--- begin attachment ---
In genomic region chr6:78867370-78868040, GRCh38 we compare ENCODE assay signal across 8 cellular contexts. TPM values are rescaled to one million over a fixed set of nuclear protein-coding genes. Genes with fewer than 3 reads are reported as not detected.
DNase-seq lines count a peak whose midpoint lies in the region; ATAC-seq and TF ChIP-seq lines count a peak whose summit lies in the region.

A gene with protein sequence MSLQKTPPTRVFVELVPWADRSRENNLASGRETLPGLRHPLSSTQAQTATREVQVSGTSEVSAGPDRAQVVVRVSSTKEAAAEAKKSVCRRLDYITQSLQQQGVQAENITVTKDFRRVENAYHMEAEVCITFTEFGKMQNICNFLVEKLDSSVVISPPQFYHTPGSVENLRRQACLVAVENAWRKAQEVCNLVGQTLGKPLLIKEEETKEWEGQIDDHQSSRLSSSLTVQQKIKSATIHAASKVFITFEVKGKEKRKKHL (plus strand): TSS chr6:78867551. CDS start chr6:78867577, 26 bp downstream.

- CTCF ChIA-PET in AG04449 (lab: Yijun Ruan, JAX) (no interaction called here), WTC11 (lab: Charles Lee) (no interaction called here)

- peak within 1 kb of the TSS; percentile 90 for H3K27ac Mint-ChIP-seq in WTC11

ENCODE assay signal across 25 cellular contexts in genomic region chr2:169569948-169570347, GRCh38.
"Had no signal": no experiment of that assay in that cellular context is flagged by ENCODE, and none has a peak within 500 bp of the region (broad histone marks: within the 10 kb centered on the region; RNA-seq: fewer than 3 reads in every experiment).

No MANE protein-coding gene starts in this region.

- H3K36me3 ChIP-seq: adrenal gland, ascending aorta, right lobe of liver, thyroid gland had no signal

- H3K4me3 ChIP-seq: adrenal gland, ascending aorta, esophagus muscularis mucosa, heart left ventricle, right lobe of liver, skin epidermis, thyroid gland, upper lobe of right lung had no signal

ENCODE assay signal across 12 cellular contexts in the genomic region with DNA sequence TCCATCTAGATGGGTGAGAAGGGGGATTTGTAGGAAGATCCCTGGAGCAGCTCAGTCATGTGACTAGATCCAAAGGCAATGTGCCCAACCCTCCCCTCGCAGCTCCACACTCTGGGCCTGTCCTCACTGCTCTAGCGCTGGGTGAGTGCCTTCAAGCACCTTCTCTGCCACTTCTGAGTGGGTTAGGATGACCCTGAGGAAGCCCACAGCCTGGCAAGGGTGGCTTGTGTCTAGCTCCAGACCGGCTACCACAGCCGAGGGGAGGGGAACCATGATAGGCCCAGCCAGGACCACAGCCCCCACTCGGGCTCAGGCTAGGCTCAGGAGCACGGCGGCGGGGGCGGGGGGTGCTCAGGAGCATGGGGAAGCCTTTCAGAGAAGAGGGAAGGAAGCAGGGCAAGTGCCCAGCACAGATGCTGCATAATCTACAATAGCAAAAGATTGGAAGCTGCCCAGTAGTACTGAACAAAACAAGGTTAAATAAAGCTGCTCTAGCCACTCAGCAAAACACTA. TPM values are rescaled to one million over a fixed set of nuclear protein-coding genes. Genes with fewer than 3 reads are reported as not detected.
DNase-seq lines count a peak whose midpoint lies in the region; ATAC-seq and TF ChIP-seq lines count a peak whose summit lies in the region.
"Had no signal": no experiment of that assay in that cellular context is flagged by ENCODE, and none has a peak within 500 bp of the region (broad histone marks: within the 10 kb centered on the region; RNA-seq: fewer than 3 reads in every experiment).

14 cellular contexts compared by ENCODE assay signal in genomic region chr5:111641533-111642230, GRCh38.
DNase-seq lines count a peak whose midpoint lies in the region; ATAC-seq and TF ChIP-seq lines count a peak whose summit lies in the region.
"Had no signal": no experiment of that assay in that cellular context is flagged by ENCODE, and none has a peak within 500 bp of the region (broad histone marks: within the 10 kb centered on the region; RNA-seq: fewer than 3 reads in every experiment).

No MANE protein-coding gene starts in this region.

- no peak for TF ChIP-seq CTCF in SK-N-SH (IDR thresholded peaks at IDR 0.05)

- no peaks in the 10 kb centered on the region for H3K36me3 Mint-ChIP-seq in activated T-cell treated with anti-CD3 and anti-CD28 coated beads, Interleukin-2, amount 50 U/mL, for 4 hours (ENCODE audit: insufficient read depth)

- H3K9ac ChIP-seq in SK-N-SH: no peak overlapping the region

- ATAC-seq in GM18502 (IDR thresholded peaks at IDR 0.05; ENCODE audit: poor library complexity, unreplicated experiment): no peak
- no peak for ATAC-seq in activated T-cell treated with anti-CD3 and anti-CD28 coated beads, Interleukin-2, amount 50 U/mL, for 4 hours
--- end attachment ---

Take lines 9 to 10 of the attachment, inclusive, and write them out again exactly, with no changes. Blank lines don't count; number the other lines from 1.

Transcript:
- H3K36me3 ChIP-seq: adrenal gland, ascending aorta, right lobe of liver, thyroid gland had no signal

- H3K4me3 ChIP-seq: adrenal gland, ascending aorta, esophagus muscularis mucosa, heart left ventricle, right lobe of liver, skin epidermis, thyroid gland, upper lobe of right lung had no signal